We’ve now arrived at our first site on Expedition 346 and the drillers are beginning to assemble and lower the drill pipe, which when completed will dangle nearly 3400 meters beneath the ship before even touching the mud of the sea floor that we came to collect. Yesterday we passed through the Tsugaru Strait that separates the main Japanese islands of Honshu and Hokkaido.
Though the passage was misty and the view often obscured by the low cloud cover, as night fell we had a wonderful view of twinkling lights on the coasts of both islands with mountainous terrain rising in the background. It was likely our last sighting of land for a while.
The site we’re sitting over up until now has been known simply as JB-3, with JB for Japan Basin. This is the site designation that appeared in the original proposal for this expedition and it is carried through until the actual drilling. Henceforth, this site will be known as U1422, the first of eight sites we will hopefully complete in the remaining six weeks of the expedition.
Site U1422 is the northernmost site we will drill in the Sea of Japan/East Sea. Our goal here is to recover sediments that span the last 4 million years, which is estimated to require about 200 meters of penetration below the sea floor. At this location and others, we will in fact drill and collect cores to this depth from three separate holes, each offset from the previous one by a few ten’s of meters. Why do we do this? The reason is simple. The coring system used by the JOIDES Resolution collects cores that are each 9.5 meters in length. The cores are then pulled up through the center of the drill pipe and the pipe then moves down an equivalent distance. Because there are sometimes small gaps between the cores, or a bit of disturbance, the three holes (usually designated A, B and C) are staggered in depth so that between them a complete and continuous sequence – what we call a splice – can be reconstructed. Constructing that splice onboard is the job of the stratigraphic correlators, two brave individuals who spend 12 hours a day or more staring at large computer screens and matching long series of wiggly data. Recall that one of the main scientific objectives of this expedition is to study the history of the East Asian Monsoon, so having continuous climate records with no gaps is critical to our mission.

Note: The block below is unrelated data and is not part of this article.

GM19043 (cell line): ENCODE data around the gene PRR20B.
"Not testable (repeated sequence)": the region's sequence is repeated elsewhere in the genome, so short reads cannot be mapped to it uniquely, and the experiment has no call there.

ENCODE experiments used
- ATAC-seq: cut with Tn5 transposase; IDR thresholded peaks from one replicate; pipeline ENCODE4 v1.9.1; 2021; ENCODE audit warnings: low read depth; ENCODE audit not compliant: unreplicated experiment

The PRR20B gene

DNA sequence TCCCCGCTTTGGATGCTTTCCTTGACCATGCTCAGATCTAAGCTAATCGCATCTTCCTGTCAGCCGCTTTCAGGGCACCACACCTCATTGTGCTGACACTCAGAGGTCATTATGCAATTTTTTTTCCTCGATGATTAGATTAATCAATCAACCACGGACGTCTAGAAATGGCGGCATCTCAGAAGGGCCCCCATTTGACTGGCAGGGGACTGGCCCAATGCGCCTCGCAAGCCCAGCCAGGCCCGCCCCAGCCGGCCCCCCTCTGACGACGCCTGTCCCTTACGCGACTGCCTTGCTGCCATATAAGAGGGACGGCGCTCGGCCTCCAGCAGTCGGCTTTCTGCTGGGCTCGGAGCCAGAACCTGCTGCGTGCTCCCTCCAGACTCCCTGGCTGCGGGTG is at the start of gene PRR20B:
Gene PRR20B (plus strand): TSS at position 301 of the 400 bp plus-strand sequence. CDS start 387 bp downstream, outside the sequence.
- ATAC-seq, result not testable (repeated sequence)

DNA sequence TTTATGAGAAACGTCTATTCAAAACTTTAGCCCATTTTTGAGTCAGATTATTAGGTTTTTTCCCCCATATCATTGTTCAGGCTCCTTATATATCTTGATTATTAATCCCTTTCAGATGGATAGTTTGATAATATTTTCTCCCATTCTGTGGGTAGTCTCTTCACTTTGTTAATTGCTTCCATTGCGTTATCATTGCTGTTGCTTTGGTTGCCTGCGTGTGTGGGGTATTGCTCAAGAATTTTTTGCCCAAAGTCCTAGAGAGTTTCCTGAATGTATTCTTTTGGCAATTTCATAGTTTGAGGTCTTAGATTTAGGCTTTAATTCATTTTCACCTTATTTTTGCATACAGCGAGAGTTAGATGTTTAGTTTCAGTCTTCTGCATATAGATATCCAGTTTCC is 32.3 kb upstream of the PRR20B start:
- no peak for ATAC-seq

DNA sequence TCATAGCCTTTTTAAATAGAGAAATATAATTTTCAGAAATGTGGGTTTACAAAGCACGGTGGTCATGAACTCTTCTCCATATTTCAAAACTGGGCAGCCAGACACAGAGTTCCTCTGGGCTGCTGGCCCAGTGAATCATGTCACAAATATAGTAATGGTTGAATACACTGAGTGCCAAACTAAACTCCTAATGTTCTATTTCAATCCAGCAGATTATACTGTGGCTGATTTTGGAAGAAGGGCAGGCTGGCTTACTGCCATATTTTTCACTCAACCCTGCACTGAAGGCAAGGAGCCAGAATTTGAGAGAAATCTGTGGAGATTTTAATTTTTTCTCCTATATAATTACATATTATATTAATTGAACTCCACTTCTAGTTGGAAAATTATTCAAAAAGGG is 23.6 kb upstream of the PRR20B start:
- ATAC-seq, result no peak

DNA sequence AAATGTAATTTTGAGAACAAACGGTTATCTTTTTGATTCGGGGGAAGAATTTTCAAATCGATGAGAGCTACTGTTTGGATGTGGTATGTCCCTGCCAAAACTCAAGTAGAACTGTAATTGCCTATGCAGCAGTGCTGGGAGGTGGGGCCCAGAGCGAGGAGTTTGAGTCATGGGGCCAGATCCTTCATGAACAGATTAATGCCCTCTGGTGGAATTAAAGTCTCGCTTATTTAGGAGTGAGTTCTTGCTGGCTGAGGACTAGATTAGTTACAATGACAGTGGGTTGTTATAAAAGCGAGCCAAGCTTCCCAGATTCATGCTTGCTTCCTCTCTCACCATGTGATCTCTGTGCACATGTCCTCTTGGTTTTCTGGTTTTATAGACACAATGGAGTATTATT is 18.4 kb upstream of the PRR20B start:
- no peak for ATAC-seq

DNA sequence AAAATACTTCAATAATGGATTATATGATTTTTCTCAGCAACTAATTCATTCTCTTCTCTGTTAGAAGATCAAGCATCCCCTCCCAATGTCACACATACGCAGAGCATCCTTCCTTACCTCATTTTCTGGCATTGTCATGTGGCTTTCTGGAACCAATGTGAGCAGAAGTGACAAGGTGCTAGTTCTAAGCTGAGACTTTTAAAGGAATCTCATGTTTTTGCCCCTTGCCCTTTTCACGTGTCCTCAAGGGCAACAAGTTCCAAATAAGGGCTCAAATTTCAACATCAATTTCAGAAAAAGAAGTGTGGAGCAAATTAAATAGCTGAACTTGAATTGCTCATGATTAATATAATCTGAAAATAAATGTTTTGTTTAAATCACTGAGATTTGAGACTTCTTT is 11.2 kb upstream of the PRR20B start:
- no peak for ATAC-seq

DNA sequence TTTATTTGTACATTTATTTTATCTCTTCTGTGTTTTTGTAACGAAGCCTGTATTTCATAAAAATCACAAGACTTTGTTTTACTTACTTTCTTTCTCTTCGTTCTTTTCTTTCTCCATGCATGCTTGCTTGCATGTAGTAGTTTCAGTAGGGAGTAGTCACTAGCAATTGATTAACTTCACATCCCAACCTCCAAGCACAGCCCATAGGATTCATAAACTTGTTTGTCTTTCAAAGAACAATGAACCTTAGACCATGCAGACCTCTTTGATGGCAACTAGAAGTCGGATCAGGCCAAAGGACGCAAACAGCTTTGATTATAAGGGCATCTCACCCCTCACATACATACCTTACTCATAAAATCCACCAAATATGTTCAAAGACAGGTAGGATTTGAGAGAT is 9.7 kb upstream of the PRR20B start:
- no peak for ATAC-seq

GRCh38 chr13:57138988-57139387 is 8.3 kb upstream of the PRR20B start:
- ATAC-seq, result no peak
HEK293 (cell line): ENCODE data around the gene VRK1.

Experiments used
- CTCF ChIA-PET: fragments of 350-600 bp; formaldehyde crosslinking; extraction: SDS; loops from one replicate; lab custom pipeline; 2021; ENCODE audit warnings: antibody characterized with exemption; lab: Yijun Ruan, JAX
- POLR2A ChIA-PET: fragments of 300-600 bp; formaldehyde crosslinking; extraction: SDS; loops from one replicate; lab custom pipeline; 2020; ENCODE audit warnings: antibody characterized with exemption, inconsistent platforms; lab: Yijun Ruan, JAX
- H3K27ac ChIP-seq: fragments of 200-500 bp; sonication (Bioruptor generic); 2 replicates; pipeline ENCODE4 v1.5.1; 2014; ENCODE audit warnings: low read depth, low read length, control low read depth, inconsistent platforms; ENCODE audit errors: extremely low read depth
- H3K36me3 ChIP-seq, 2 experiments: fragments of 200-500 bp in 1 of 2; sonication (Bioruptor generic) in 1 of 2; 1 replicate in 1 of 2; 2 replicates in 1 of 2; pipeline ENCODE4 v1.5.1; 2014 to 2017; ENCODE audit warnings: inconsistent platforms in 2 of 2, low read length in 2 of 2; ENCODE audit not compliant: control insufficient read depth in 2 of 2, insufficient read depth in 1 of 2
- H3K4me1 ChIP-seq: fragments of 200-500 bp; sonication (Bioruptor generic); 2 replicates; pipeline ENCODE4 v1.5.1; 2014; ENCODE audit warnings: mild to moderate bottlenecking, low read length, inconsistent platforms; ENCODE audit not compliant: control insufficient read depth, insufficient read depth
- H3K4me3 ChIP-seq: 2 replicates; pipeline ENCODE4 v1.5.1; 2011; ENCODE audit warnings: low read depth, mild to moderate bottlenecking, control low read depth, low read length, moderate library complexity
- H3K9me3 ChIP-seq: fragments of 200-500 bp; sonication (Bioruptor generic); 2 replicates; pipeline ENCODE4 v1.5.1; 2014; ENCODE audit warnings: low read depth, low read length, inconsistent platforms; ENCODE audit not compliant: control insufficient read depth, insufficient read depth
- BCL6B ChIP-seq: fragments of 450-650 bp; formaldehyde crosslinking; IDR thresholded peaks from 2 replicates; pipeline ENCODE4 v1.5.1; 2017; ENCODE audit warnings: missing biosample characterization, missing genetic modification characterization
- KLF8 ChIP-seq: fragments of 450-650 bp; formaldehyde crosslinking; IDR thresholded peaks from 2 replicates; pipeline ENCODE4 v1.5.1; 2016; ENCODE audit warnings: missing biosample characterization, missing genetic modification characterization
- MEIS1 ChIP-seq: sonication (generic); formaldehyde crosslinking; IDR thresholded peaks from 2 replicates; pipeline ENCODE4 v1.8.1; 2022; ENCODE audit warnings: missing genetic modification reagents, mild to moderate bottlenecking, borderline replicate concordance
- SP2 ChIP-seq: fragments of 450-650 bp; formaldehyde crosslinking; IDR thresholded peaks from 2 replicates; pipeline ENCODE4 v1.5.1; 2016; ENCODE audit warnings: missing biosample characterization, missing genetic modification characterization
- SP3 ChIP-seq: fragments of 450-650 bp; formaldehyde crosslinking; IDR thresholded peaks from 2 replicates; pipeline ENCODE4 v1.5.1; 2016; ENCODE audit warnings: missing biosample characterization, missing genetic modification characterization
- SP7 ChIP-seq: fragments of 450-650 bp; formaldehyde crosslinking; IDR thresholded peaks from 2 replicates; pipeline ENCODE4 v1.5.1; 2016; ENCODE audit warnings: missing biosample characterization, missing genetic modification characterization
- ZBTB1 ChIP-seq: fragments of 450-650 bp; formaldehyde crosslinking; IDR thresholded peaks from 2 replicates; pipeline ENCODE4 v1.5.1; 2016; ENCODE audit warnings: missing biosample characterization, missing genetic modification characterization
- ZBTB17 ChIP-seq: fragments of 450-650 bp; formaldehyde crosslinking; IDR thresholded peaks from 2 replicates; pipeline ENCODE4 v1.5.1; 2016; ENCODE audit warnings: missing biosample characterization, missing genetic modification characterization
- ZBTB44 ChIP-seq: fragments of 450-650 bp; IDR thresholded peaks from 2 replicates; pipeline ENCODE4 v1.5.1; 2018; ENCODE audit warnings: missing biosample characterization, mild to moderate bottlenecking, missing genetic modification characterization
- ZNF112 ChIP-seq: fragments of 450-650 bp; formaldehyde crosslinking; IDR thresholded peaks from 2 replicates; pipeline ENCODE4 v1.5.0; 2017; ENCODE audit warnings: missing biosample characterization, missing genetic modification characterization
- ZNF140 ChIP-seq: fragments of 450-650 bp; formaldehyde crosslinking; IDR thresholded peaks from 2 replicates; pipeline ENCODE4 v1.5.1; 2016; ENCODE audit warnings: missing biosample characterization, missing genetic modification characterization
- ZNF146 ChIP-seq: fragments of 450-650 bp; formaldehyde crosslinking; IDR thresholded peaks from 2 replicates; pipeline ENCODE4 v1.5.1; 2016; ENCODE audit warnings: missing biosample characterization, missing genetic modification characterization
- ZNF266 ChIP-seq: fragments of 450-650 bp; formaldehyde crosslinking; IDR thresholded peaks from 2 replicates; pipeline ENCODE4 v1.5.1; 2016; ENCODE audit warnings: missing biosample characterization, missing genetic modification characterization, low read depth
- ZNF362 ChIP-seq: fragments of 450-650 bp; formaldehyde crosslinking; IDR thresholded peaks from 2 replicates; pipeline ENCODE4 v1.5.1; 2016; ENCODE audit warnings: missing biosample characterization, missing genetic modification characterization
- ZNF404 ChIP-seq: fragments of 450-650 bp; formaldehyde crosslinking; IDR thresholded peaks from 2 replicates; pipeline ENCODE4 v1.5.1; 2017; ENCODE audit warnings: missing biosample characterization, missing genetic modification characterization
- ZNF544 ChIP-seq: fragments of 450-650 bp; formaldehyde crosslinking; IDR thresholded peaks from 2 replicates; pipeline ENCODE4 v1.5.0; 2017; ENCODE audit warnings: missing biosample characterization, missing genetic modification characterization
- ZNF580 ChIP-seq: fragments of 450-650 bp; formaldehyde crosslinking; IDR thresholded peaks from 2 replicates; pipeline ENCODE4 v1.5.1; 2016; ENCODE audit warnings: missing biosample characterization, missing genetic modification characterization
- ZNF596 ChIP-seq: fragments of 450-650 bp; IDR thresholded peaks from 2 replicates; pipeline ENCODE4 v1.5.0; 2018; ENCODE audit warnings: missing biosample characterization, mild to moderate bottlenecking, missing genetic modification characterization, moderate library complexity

I promised in my first blog entry to talk a bit more about the Monsoon but I’m going to hold off on that and describe instead one of the characteristics that makes the Sea of Japan/East Sea such an interesting and unusual place. The Tsugaru Strait we steamed through to reach our location is fairly shallow by ocean standards; the water depth at its maximum is only about 130 meters deep. In fact, if you look at a map of the Japan/East Sea that shows the sea floor, you will see that the large basin that makes up this Sea is largely encircled by land, with connections to the open ocean at only a few locations like the Tsugaru Strait itself. None of these connections are deeper than 130 meters. The reason this is so cool is that during recent glacial periods we know that sea level dropped by 120 meters or more because the water that made up the great ice sheets in the Northern Hemisphere ultimately came from the ocean. Now if you think about it, what that implies is that the Sea of Japan/East Sea was largely isolated and cut-off from the surrounding ocean during the ice ages. Imagine that! In fact, previous work on sediments in the Japan/East Sea suggests that during the last glacial at least, the basin we’re now set to drill in experienced periods where the deep waters became anoxic, which means that there was no oxygen and hence no life. Could this be related to the basin’s isolation at these times? That’s a good question, and one we hope to answer. But first we need to collect some mud.